I was recently graced with a gift of two nice-sized steelhead trout skins by the fishmonger's wife. For a change they were a matched pair, i.e. they could have been both sides of the same fish, a nice bonus when thinking about binding designs.
Decided to tan these using green tea. I had seen wonderful examples by Janey Chang and Abigail Bainbridge in which much of the natural coloring had been preserved. It would have largely been lost had I used black tea, or made parchment.
Cleaning and other preparations the same as before, lots of changes of cold water with unscented/undyed dish detergent kept in the fridge. Next...
|The skins in the first bath of 5 bags of tea. I used about 60 bags|
total of Tetley's Green Tea.
It is important to start with a dilute tannin mixture
to ensure the skin tans through to the center.
|The second bath had 10 bags of tea.|
This went on with changes every day and half in
which the amount of bags increased each time.
The last was about 25 bags for 2 days.
I snipped into the skin during changes to make sure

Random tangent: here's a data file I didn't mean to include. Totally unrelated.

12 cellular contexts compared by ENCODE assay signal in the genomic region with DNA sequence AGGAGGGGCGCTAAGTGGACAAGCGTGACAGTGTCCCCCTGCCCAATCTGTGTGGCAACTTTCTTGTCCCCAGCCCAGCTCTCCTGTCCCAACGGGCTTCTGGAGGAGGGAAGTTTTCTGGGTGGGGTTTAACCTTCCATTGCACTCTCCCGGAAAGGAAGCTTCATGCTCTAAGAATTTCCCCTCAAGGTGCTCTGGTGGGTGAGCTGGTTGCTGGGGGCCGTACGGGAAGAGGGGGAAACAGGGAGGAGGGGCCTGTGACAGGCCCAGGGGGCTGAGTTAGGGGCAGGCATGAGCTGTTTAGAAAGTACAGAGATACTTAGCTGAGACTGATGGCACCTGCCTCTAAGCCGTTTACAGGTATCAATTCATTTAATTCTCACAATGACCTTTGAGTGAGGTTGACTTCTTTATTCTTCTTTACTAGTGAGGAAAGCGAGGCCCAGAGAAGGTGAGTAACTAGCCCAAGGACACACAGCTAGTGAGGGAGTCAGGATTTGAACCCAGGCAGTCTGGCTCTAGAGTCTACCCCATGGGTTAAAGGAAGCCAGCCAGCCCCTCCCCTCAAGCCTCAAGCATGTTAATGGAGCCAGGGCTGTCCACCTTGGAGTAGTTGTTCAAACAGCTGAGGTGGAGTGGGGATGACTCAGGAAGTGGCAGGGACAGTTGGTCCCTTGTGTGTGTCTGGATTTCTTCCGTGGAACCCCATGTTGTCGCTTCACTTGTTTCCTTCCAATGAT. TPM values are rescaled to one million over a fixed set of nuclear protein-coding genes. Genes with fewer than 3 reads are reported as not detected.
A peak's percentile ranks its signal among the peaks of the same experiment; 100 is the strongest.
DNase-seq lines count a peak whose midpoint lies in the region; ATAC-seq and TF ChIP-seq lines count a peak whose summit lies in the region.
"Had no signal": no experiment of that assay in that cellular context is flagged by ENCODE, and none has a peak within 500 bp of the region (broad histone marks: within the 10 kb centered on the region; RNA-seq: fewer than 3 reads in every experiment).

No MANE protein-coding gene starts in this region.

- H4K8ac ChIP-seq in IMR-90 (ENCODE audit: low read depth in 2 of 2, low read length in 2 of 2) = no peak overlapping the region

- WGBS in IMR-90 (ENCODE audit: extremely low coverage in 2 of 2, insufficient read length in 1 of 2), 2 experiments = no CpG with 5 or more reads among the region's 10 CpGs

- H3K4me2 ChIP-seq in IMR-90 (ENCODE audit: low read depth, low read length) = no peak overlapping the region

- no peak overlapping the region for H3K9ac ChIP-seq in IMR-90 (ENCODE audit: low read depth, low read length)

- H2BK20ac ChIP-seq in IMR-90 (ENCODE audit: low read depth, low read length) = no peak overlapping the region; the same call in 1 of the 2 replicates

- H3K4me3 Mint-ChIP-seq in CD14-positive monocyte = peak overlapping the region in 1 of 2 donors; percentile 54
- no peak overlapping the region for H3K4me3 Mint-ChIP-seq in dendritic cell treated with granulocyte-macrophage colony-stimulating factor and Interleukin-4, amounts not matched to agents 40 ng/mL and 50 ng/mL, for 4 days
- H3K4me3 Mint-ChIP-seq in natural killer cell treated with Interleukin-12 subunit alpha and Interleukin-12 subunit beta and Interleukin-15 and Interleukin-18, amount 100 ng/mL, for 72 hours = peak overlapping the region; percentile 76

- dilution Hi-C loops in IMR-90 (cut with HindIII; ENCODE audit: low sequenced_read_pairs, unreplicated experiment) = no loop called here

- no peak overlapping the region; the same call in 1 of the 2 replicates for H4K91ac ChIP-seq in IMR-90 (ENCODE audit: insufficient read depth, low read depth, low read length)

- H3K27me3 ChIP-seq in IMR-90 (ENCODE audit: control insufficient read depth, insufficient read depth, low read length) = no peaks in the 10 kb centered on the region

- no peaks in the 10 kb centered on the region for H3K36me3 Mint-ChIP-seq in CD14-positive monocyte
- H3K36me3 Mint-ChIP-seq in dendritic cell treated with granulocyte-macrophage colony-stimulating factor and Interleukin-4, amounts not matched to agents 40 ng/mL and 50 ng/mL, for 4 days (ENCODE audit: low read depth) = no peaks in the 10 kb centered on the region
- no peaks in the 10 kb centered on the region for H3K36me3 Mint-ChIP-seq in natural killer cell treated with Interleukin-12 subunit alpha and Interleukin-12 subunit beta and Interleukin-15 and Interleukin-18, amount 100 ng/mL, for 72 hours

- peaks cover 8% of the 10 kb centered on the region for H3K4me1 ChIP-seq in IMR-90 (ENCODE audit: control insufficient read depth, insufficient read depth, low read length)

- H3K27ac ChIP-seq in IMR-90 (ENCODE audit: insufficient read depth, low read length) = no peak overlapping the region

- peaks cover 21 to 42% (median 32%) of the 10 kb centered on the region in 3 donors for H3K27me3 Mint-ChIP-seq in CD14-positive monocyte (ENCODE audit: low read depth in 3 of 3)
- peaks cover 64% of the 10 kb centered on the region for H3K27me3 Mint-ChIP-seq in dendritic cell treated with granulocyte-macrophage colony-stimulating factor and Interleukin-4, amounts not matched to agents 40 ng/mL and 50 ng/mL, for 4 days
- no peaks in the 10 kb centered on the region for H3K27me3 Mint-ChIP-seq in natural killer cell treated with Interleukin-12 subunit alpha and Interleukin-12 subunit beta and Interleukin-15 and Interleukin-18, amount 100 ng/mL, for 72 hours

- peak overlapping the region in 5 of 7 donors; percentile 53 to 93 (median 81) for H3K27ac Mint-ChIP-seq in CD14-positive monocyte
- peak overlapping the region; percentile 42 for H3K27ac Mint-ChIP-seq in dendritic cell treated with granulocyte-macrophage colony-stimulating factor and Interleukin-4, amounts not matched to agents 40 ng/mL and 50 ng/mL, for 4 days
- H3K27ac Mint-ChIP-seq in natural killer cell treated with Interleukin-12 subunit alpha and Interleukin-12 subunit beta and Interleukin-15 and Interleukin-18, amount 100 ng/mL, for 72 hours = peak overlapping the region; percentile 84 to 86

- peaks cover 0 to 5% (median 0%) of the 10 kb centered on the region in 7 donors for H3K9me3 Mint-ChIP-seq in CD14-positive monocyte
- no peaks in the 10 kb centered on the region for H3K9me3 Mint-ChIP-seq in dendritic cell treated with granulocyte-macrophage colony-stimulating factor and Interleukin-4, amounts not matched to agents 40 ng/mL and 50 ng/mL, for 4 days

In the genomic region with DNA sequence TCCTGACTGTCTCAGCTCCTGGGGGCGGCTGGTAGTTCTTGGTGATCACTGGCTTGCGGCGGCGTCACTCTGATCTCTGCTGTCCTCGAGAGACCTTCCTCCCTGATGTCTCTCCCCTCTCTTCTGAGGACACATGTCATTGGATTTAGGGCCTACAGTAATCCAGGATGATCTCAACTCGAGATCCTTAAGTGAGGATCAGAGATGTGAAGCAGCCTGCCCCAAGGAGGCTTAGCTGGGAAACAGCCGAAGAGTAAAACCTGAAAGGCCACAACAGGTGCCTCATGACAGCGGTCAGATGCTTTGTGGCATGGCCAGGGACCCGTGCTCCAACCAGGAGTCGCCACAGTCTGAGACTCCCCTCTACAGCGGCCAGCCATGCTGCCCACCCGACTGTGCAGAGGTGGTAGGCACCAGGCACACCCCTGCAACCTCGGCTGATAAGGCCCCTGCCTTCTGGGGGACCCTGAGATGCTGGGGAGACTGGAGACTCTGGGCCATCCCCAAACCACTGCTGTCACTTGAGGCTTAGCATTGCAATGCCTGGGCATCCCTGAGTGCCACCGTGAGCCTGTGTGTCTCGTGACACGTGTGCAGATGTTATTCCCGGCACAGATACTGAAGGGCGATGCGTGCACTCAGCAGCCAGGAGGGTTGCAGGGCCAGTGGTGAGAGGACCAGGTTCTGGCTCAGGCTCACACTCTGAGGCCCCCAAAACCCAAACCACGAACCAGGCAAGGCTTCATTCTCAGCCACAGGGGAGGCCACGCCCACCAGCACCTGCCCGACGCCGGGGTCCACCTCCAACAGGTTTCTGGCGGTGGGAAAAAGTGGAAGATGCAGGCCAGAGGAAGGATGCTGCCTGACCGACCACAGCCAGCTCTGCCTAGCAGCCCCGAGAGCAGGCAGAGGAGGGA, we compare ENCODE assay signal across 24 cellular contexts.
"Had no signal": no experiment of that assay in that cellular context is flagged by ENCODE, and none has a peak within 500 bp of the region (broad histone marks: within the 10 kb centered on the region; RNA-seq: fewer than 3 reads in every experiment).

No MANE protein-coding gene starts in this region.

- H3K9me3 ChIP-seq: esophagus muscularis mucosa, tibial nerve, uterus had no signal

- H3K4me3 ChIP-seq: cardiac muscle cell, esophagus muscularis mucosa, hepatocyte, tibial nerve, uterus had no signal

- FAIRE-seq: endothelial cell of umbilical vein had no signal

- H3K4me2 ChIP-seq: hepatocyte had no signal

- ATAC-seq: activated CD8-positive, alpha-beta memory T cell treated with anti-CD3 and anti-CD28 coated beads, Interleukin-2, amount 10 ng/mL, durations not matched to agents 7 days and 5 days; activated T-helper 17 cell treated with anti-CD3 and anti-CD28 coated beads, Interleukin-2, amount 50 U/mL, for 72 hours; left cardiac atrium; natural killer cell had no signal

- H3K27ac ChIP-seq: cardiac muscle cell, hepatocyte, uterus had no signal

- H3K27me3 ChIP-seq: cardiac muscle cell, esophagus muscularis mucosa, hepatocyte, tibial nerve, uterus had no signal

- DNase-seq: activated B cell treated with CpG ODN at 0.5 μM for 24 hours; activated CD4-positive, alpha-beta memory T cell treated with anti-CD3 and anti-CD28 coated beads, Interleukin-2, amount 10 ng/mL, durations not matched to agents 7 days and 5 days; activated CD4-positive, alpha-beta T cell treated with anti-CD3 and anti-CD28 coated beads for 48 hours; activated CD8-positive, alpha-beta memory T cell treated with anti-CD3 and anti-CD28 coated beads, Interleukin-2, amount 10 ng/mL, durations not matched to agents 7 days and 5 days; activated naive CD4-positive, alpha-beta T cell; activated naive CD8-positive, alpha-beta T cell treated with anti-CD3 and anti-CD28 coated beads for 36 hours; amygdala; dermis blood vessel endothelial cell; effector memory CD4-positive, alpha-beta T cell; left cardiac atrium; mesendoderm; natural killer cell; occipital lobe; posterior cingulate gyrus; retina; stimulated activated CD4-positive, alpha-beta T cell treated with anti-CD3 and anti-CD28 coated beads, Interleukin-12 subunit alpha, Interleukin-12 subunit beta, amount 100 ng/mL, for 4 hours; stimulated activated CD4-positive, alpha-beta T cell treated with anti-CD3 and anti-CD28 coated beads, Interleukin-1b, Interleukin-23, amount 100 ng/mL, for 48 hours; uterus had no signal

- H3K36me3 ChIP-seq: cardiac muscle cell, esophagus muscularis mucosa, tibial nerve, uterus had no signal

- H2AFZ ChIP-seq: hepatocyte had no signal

the center was getting tannins.
Got tired after a while and had Fritz Otto take over. He had a few things to say, but did a good job...
|"Making parchment from fish is nothing... |
This softening after tanning is brutal hard work.
Working on oversized books was bad enough."
As he felt them drying he added some olive oil to his hands
to help lubricate the skins and finish them.
|Team-work and a good week's work.|
In the first step of the process, cleaning the fish, we decided to filter out the shinies (aka scales)... A few stubborn ones went through the tanning process and ended up yellowish. For kicks we threw them on the flatbed scanner (4800 dpi and downscaled for web).
|This was one of the stubborn ones that wanted to be tanned...|
These skins will be used on Life-history and Habits of the Salmon, Sea-trout, Trout, and other Freshwater Fish (1910).